# Spin 1/2-Raising and Lowering operators question

1. Jul 16, 2012

### tjny699

Spin 1/2--Raising and Lowering operators question

Hi,

Quick question regarding raising and lowering operators.

Sakurai (on pg 23 of Modern QM), gives the spin 1/2 raising and lowering operators $S_{+}=\hbar \left|+\right\rangle \left\langle-\right|$ and $S_{-}=\hbar \left|-\right\rangle \left\langle+\right|$.

Acting with the raising operator on, say, the spin down state, you get
$S_{+} \left|-\right\rangle = \hbar \left|+\right\rangle$. The physical interpretation of this is that the raising operator increases the spin component by one unit of $\hbar$.

This makes sense to me but when I try to explicitly verify this I run into a misunderstanding.

Let's say I apply $S_{+}$ to $\left|-\right\rangle$ and get $\hbar \left|+\right\rangle$.
To then "measure" the eigenvalue of this spin-up state, would you not apply the $S_{z}$ operator, which would give another factor of $\hbar$:
$S_{z} S_{+} \left|-\right\rangle = S_{z} \hbar \left|+\right\rangle = \frac{\hbar^{2}}{2} \left|+\right\rangle$

Or is it a mistake to apply $S_{z}$ after applying the raising operator? If not, how does the extra factor of $\hbar$ disappear?

Thanks.

Last edited: Jul 16, 2012
2. Jul 17, 2012

### Bill_K

Re: Spin 1/2--Raising and Lowering operators question

tjny699, I believe most people would say that S+ is ħ times the raising operator. The raising operator just turns |-> into |+>.

3. Jul 17, 2012

### tjny699

Re: Spin 1/2--Raising and Lowering operators question

Hi Bill_K,

Do you mean that $S_{+}$ should be defined without the $\hbar$?

I always see it defined as in the original post. Also, later on the raising operator is defined in terms of the $S_{x}$ and $S_{y}$, which definitely have to have the $\hbar$. Or perhaps I misunderstood you?

4. Jul 17, 2012

### vanhees71

Re: Spin 1/2--Raising and Lowering operators question

That's right, you just have to normalize your states to 1, and everything is fine.

5. Jul 17, 2012

### tjny699

Re: Spin 1/2--Raising and Lowering operators question

So the correct definition is without $\hbar$? Is there a reason that Sakurai includes it then?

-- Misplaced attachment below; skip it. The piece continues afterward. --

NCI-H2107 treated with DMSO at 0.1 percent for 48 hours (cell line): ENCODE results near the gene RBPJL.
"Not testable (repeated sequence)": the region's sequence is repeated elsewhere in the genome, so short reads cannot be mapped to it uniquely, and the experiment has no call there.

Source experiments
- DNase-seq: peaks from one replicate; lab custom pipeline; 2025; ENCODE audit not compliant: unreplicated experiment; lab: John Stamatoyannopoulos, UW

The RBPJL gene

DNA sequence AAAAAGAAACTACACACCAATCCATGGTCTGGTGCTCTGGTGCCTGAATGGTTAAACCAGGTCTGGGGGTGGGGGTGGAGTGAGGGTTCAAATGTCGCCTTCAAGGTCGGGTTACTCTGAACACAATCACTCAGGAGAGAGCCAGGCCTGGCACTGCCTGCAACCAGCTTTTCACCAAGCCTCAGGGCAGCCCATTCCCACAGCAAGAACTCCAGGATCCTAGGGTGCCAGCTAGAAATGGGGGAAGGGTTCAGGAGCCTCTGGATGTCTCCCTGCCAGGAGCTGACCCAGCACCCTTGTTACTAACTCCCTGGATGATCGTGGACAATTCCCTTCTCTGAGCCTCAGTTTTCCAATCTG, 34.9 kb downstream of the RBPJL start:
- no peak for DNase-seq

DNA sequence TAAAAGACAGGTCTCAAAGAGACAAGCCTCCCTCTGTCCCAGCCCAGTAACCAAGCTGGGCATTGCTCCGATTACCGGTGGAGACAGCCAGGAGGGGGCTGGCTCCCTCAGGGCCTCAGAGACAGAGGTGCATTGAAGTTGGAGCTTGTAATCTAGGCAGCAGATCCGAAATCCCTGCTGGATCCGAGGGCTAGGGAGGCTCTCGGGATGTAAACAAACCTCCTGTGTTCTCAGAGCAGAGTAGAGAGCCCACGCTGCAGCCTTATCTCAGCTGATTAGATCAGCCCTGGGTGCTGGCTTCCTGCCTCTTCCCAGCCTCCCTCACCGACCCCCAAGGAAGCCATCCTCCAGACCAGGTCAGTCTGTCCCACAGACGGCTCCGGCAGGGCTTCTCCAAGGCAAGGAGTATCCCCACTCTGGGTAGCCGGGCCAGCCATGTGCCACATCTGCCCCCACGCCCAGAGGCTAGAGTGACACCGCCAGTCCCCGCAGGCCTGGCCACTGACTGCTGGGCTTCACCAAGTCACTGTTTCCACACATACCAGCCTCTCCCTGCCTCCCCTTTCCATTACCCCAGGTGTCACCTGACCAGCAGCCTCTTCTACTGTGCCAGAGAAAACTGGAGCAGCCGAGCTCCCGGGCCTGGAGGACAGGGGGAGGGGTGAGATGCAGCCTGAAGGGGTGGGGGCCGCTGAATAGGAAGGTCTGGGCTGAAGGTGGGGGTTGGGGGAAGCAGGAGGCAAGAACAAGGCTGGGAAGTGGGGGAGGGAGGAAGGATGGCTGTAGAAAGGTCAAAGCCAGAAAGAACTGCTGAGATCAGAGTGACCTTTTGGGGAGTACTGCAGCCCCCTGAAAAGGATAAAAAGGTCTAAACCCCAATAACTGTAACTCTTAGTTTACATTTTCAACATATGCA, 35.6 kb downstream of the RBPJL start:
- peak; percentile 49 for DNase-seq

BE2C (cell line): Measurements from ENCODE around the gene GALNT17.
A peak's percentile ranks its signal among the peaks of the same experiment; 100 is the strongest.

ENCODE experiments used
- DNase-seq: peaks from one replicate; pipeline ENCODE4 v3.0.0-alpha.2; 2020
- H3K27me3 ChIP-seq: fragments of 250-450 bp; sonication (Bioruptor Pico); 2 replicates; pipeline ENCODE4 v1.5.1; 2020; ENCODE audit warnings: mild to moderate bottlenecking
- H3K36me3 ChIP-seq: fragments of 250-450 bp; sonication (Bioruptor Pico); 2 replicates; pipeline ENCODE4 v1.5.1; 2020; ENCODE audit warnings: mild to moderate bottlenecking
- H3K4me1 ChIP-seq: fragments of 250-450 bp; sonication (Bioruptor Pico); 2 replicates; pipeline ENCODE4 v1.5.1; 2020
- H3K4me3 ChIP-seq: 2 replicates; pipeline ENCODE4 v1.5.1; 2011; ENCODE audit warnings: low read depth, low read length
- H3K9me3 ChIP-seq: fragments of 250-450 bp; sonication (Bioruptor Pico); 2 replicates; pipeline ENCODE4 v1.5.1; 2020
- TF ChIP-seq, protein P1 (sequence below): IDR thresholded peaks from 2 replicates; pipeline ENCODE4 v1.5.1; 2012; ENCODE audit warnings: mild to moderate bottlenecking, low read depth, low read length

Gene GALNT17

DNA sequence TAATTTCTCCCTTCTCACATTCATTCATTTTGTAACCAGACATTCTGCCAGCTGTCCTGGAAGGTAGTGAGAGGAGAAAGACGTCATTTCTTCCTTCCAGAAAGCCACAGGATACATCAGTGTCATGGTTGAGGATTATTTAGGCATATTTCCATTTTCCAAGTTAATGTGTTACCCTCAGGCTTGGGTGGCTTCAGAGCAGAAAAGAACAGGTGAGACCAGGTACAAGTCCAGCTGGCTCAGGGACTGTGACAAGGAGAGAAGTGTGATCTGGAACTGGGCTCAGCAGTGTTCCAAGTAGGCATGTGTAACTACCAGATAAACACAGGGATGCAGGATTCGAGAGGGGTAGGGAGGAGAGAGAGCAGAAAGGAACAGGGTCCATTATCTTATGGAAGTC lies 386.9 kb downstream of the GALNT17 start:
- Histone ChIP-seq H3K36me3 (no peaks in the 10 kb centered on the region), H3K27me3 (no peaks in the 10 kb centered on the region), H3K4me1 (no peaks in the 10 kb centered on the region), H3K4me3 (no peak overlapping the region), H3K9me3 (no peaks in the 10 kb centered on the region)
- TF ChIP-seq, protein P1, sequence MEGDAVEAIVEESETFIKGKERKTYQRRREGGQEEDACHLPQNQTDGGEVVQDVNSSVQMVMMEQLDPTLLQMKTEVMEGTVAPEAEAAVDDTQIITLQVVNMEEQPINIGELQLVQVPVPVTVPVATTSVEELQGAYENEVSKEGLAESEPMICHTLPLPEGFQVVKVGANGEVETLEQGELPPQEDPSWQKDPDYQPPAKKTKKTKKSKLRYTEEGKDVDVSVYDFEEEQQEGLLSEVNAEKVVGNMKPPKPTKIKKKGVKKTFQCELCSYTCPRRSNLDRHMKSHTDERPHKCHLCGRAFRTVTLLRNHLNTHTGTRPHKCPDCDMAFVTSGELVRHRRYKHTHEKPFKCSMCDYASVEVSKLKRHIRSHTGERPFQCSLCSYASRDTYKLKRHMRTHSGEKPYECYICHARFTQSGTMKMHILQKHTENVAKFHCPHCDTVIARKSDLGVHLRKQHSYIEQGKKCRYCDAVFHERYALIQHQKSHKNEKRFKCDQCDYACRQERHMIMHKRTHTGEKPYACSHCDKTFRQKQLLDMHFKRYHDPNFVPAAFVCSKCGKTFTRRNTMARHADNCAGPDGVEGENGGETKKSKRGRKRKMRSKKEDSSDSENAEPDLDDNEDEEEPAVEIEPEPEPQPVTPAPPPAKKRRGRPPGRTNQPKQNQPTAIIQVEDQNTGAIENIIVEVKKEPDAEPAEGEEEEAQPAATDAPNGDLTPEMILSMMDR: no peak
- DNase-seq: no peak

6. Jul 17, 2012

### Bill_K

Re: Spin 1/2--Raising and Lowering operators question

S± and Sz have dimensions of angular momentum and their definition must include ħ. The raising and lowering operators are dimensionless and do not include ħ. If Sakurai calls S+ the raising operator, I would disagree, they are only proportional to each other.

7. Jul 17, 2012

### tjny699

Re: Spin 1/2--Raising and Lowering operators question

Thanks, Bill. $S_{+}$ is called the raising operator in a number of sources that I've taken a look at. Naming aside, is it correct to apply $S_{z}$ after applying $S_{+}$ as I did in the first post? Sorry to linger on this but I'm trying to understand how this works in detail.

The spin down state when acted upon by $S_{+}$ becomes the spin up state, and to measure it's spin we apply $S_{z}$? Does this not give an extra factor of $\hbar$?

Last edited: Jul 17, 2012
8. Jul 17, 2012

### Bill_K

Re: Spin 1/2--Raising and Lowering operators question

Then I would have to disagree with every one of them. Unless they are working in units where ħ = 1.

9. Jul 17, 2012

### tjny699

Re: Spin 1/2--Raising and Lowering operators question

OK, I guess my other question still stands--after applying $S_{+}$ to a spin down state do we need to then apply $S_{z}$ to measure the spin of the resulting state? If so, does this not lead to an extra factor of $\hbar$

10. Jul 18, 2012

### Chopin

Re: Spin 1/2--Raising and Lowering operators question

I think I understand your question, but if I've misinterpreted it, let me know.

The normalization of the state doesn't affect the eigenvalue of an operator. To see this, remember the definition of an eigenvalue $\lambda$:

$$A\Psi = \lambda\Psi$$

Now try applying that to a scaled version of $\Psi$:

$$A(c\Psi) = c(A\Psi) = c(\lambda\Psi) = \lambda(c\Psi)$$

So you can see, the eigenvalue of $c\Psi$ is also $\lambda$, for any value of $c$.

Applied to your question, if you have an operator $S_z$ and states $|+\rangle$ and $|-\rangle$, such that $S_z|+\rangle = \hbar |+\rangle$ and $S_z|-\rangle = -\hbar|-\rangle$, then we have:

$$S_z(\hbar|+\rangle) = \hbar(\hbar|+\rangle)$$

So the spin is still just $\hbar$.